Perdue, who announced this week he is running for governor, warned frontrunning Democrat candidate Abrams’ push to loosen voting restrictions would translate into Georgia law if she were to win the race, and that her new laws would open the state to never-ending Democrat election victories.
“We need to understand, we will not get Georgia back if she wins this governor’s race. She has talked about opening our borders. She’s talking about opening our elections to have no voter ID. She wants illegal immigrants to have the right to vote — anybody can vote. This would put them in power forever,” Perdue said.
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Abrams has been hyper-focused on voting laws since 2018, when she lost to Gov. Brian Kemp (R) in her first run for governor by less than two percent. She claimed her loss was a result of “voter suppression,” and she has notoriously never conceded the race.
Abrams also became an outspoken voting rights activist that year, launching the group Fair Fight, which has raked in more than $100 million in fundraising since its launch, per federal election records.
In the midst of her ongoing activism, the Georgia Democrat has conveyed somewhat muddled positions on voter ID laws specifically, appearing to compromise on the issue at one point this year as Congress sought to pass an election overhaul bill that would, in part, federalize aspects of the voting process but maintain voter ID requirements, per an analysis published by the Washington Post in June.
The Post report settles on Abrams’ position being that she does not oppose voter ID requirements but that she opposes “restrictive” voter ID requirements.
Perdue recalled of Abrams’ behavior in the 2018 election aftermath, “She’s immediately claimed that she had been cheated and there’s voter suppression, and now she’s gone around and made a lot of money, millions of dollars, over the last three years telling the country that she’s really the governor of Georgia and that she was she was cheated out of it by voter suppression.”
Perdue, a wealthy businessman and cousin to former Georgia Gov. Sonny Perdue (R), won his election for U.S. Senate in 2014. In his bid for reelection in 2020, he beat now-Sen. Jon Ossoff (D-GA) but did not meet the 50 percent threshold required by Georgia election law to clinch the victory. The race moved to a runoff, where he and former Sen. Kelly Loeffler (R-GA) — who was competing in her own runoff — both narrowly lost in blockbuster races that resulted in Democrat control over the U.S. Senate.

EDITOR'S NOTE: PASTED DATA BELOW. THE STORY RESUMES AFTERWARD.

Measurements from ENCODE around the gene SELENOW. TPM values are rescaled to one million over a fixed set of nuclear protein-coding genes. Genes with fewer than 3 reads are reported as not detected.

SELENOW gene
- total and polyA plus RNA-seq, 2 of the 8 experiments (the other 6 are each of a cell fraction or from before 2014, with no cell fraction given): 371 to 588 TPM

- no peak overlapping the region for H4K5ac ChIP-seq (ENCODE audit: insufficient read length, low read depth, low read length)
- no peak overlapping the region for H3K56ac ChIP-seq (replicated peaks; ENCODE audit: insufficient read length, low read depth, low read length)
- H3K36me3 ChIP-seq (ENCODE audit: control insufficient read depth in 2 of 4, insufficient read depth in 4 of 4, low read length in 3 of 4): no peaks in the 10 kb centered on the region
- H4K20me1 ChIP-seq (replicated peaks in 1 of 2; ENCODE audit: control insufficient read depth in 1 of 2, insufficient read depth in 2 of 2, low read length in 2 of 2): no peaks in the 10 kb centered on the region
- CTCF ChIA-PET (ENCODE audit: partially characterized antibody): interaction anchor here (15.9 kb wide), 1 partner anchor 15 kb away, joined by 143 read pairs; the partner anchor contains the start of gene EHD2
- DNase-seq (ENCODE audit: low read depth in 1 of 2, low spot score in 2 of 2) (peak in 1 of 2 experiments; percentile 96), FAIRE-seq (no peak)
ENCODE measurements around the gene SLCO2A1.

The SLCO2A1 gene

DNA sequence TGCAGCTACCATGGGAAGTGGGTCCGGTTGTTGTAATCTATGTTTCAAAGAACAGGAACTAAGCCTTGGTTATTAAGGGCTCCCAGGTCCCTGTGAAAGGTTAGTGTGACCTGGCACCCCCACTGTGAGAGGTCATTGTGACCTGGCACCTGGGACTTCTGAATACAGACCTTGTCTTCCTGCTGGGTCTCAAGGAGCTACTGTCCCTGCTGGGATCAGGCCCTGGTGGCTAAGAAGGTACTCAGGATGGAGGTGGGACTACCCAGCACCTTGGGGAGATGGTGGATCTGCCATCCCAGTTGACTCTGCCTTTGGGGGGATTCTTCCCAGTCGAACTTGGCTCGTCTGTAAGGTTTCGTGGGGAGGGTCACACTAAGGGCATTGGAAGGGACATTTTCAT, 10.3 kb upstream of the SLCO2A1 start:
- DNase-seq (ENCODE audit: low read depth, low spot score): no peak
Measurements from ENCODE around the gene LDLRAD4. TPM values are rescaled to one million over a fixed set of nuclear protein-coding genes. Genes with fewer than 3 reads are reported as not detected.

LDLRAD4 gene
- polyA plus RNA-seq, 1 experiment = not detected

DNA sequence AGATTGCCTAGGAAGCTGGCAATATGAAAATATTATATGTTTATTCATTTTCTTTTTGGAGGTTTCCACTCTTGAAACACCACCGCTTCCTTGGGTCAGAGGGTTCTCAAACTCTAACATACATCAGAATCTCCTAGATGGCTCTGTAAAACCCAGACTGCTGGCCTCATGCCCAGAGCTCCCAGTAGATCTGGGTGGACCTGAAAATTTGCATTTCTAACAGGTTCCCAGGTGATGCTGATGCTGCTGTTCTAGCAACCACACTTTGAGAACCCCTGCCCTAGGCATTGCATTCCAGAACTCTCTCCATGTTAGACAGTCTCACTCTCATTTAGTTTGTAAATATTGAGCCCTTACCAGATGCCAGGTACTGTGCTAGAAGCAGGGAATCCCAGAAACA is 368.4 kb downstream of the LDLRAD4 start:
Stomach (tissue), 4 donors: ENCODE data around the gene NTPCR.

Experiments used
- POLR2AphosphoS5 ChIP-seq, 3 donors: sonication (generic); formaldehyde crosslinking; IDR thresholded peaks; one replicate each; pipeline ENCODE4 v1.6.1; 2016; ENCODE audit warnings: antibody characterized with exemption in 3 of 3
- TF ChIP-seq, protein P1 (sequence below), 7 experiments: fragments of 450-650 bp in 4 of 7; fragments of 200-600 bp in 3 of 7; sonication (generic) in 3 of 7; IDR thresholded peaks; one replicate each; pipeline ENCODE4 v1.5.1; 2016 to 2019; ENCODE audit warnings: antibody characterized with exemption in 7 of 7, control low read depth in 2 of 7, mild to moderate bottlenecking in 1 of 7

The defeats followed President Joe Biden being certified the winner of the presidential election in Georgia by around 12,000 votes out of five million cast — the first Democrat presidential candidate to take the state in nearly 25 years.
Abrams has been largely credited with the Democrat victories because of her aggressive activism with ballot measures and get out the vote efforts during the last election cycle. However, former President Donald Trump has also been the leading voice in blaming Kemp for the Republican losses, and Perdue — who was quickly endorsed by Trump when Perdue launched his campaign — has echoed similar concerns about Kemp.
Perdue said Saturday he decided to run for governor “against an incumbent Republican governor who I think gave away the election process to Stacey Abrams in 2020 and has lost confidence of our party, and I just don’t see any way that he can beat Stacey Abrams.”
One point of criticism against Kemp was over a consent decree his secretary of state, Brad Raffensperger (R), signed off on in March 2020. The consent decree was a settlement between the Georgia Democrat Party and Raffensperger that elaborated on the state’s process of signature verification on absentee ballots. The settlement was published on the website of Mark Elias’s then-law firm, Perkins Coie, a firm heavily involved nationally in fighting to loosen election laws in 2020. The settlement required a total of three election officials to sign off on absentee ballots that could not be signature verified. The settlement also specified the timeframe within which a voter must be notified of their rejected absentee ballot so that the voter had a reasonable opportunity to “cure” the signature issue.
Perdue acknowledged Kemp did not sign the settlement but argued the governor was complacent in the pre-election signature fight.
“By the way, the governor actually didn’t sign the consent decree. My argument with the governor is he didn’t stop it. They didn’t. They didn’t bring it public. They didn’t make this open,” Perdue said.
Another point of criticism against Kemp made by Trump and others was that Kemp did not call a special session after the November election but before the January 5 runoffs so that the state legislature could choose its own separate set of electoral college electors. Kemp argued at the time that the move would have been unconstitutional and “immediately enjoined by the courts.”
Perdue said he too asked Kemp for a special session in November and that he has also asked courts multiple times about the legalities of the special session.
“I asked for a special session in November. I was denied that by our governor. I went to court on three different occasions, was told I didn’t have legal standing. I have filed another suit just yesterday to see if I had legal standing because I want to get at the truth, and we have not done that yet here in Georgia,” Perdue said on Saturday.
The former senator also acknowledged that in “some areas” — such as coronavirus — “I think [Kemp’s] done an okay job,” less Kemp reopening the state after shutdowns a week earlier than Perdue believes the governor should have.
Perdue added, “This is not personal. … I like Brian. It’s just that he can’t win. He has not brought our party together, and if he were going to do that, he would have done it already.”